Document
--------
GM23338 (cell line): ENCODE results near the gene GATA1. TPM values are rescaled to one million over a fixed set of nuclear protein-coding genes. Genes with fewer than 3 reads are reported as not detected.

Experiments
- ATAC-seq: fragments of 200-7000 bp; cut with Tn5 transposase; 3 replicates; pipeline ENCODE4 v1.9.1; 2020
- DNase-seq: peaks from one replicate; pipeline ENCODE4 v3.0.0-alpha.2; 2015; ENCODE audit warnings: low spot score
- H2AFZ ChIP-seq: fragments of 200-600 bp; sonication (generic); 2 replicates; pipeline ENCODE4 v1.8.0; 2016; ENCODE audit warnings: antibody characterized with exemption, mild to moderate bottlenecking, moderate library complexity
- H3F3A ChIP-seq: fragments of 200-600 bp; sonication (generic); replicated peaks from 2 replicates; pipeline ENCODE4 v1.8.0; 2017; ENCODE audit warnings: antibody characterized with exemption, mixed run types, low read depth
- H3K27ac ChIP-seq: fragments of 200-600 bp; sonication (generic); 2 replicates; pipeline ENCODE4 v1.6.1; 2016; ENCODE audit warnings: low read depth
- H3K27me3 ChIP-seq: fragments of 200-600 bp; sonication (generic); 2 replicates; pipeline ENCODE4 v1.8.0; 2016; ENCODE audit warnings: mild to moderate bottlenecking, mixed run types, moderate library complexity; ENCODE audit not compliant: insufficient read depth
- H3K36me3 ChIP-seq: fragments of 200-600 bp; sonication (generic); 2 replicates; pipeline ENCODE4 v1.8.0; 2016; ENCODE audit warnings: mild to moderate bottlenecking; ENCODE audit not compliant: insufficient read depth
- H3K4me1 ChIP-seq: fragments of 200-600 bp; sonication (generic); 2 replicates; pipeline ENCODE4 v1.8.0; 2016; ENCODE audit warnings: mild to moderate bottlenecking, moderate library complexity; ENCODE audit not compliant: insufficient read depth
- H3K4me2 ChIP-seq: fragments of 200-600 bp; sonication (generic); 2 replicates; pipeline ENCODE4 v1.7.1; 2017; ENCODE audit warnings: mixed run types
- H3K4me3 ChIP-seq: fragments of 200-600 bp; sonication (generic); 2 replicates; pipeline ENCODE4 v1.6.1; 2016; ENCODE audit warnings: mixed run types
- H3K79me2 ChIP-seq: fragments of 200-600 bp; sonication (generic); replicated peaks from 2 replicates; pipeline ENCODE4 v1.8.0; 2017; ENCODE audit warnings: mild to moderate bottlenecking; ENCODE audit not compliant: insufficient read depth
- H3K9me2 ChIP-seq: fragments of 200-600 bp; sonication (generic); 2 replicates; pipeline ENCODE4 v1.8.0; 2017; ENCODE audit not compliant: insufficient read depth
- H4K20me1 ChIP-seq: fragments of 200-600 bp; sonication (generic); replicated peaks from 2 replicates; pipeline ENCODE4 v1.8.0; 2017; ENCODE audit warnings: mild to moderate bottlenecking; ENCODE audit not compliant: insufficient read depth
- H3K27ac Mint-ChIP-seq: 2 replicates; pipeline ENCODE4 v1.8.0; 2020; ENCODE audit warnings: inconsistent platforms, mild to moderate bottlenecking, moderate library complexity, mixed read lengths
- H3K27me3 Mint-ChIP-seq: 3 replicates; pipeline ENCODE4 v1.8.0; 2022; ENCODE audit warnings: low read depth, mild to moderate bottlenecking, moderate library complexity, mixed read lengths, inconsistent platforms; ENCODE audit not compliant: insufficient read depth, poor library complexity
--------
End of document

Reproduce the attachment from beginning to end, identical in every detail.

GM23338 (cell line): ENCODE results near the gene GATA1. TPM values are rescaled to one million over a fixed set of nuclear protein-coding genes. Genes with fewer than 3 reads are reported as not detected.

Experiments
- ATAC-seq: fragments of 200-7000 bp; cut with Tn5 transposase; 3 replicates; pipeline ENCODE4 v1.9.1; 2020
- DNase-seq: peaks from one replicate; pipeline ENCODE4 v3.0.0-alpha.2; 2015; ENCODE audit warnings: low spot score
- H2AFZ ChIP-seq: fragments of 200-600 bp; sonication (generic); 2 replicates; pipeline ENCODE4 v1.8.0; 2016; ENCODE audit warnings: antibody characterized with exemption, mild to moderate bottlenecking, moderate library complexity
- H3F3A ChIP-seq: fragments of 200-600 bp; sonication (generic); replicated peaks from 2 replicates; pipeline ENCODE4 v1.8.0; 2017; ENCODE audit warnings: antibody characterized with exemption, mixed run types, low read depth
- H3K27ac ChIP-seq: fragments of 200-600 bp; sonication (generic); 2 replicates; pipeline ENCODE4 v1.6.1; 2016; ENCODE audit warnings: low read depth
- H3K27me3 ChIP-seq: fragments of 200-600 bp; sonication (generic); 2 replicates; pipeline ENCODE4 v1.8.0; 2016; ENCODE audit warnings: mild to moderate bottlenecking, mixed run types, moderate library complexity; ENCODE audit not compliant: insufficient read depth
- H3K36me3 ChIP-seq: fragments of 200-600 bp; sonication (generic); 2 replicates; pipeline ENCODE4 v1.8.0; 2016; ENCODE audit warnings: mild to moderate bottlenecking; ENCODE audit not compliant: insufficient read depth
- H3K4me1 ChIP-seq: fragments of 200-600 bp; sonication (generic); 2 replicates; pipeline ENCODE4 v1.8.0; 2016; ENCODE audit warnings: mild to moderate bottlenecking, moderate library complexity; ENCODE audit not compliant: insufficient read depth
- H3K4me2 ChIP-seq: fragments of 200-600 bp; sonication (generic); 2 replicates; pipeline ENCODE4 v1.7.1; 2017; ENCODE audit warnings: mixed run types
- H3K4me3 ChIP-seq: fragments of 200-600 bp; sonication (generic); 2 replicates; pipeline ENCODE4 v1.6.1; 2016; ENCODE audit warnings: mixed run types
- H3K79me2 ChIP-seq: fragments of 200-600 bp; sonication (generic); replicated peaks from 2 replicates; pipeline ENCODE4 v1.8.0; 2017; ENCODE audit warnings: mild to moderate bottlenecking; ENCODE audit not compliant: insufficient read depth
- H3K9me2 ChIP-seq: fragments of 200-600 bp; sonication (generic); 2 replicates; pipeline ENCODE4 v1.8.0; 2017; ENCODE audit not compliant: insufficient read depth
- H4K20me1 ChIP-seq: fragments of 200-600 bp; sonication (generic); replicated peaks from 2 replicates; pipeline ENCODE4 v1.8.0; 2017; ENCODE audit warnings: mild to moderate bottlenecking; ENCODE audit not compliant: insufficient read depth
- H3K27ac Mint-ChIP-seq: 2 replicates; pipeline ENCODE4 v1.8.0; 2020; ENCODE audit warnings: inconsistent platforms, mild to moderate bottlenecking, moderate library complexity, mixed read lengths
- H3K27me3 Mint-ChIP-seq: 3 replicates; pipeline ENCODE4 v1.8.0; 2022; ENCODE audit warnings: low read depth, mild to moderate bottlenecking, moderate library complexity, mixed read lengths, inconsistent platforms; ENCODE audit not compliant: insufficient read depth, poor library complexity